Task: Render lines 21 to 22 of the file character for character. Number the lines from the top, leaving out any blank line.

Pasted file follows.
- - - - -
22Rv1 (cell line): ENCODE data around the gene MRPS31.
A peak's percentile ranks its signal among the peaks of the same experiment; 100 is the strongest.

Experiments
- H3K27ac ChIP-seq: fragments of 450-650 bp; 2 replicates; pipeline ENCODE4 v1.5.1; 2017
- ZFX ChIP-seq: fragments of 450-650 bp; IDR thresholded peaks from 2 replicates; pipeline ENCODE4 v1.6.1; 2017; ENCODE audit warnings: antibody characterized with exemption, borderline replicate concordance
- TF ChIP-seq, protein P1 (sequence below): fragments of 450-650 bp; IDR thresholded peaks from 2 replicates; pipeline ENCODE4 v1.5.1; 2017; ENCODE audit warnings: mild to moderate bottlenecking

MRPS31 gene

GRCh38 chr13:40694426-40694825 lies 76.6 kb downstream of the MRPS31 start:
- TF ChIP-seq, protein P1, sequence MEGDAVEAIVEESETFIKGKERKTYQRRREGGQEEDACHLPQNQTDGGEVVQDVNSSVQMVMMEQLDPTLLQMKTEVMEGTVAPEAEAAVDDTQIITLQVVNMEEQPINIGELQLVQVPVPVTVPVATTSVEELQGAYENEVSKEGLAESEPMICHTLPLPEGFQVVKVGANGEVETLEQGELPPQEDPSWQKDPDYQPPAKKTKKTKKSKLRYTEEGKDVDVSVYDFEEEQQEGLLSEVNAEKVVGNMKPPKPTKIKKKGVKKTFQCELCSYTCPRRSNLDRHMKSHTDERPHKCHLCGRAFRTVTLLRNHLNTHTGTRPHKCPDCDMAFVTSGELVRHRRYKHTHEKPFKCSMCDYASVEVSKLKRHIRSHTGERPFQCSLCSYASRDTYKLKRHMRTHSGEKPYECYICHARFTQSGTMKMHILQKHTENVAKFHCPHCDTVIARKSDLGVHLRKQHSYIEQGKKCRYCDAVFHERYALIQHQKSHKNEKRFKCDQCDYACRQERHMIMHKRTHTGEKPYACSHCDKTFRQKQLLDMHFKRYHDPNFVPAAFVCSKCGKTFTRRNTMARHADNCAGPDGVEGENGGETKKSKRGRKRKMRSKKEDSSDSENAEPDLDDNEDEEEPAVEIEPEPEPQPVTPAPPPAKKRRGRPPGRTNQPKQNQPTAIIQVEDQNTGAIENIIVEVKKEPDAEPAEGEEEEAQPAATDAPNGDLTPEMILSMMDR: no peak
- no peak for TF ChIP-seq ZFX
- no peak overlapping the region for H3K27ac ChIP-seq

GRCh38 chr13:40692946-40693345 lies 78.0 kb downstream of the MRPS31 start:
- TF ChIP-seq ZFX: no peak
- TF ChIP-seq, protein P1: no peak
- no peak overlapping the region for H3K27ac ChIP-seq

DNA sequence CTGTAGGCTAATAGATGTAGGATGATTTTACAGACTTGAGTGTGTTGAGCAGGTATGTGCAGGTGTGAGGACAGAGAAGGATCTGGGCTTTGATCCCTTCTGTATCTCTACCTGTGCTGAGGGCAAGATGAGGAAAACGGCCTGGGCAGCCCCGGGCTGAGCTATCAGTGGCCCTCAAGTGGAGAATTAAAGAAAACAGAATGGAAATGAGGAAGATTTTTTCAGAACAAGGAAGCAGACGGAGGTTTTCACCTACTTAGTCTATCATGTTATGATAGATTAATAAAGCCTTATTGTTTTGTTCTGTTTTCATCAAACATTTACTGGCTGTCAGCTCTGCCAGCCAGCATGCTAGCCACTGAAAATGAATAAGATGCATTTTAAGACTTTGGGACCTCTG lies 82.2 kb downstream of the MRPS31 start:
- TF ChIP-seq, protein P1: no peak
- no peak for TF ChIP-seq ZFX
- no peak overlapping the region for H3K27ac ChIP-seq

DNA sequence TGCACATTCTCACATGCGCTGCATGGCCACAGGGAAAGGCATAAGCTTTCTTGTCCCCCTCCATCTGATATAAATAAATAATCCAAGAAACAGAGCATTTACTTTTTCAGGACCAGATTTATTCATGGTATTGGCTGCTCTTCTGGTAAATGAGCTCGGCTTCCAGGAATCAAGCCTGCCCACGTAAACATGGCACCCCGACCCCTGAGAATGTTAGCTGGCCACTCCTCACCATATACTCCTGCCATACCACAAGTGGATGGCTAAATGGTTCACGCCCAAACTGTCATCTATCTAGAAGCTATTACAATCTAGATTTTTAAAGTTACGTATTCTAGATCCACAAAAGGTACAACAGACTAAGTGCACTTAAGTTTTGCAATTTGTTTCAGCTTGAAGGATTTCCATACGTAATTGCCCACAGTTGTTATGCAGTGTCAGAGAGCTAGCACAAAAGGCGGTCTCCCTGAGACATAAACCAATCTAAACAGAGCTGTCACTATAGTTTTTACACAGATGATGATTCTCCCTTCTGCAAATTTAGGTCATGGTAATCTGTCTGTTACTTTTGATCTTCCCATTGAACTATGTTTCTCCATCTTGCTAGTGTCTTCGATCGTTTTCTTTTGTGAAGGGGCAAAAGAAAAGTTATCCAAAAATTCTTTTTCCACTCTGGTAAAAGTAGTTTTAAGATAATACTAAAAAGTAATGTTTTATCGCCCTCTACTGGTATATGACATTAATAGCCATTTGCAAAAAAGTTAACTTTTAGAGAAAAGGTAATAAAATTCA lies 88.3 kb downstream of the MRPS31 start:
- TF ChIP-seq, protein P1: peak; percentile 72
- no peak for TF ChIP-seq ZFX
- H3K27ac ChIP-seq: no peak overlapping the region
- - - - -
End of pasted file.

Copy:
- TF ChIP-seq, protein P1: peak; percentile 72
- no peak for TF ChIP-seq ZFX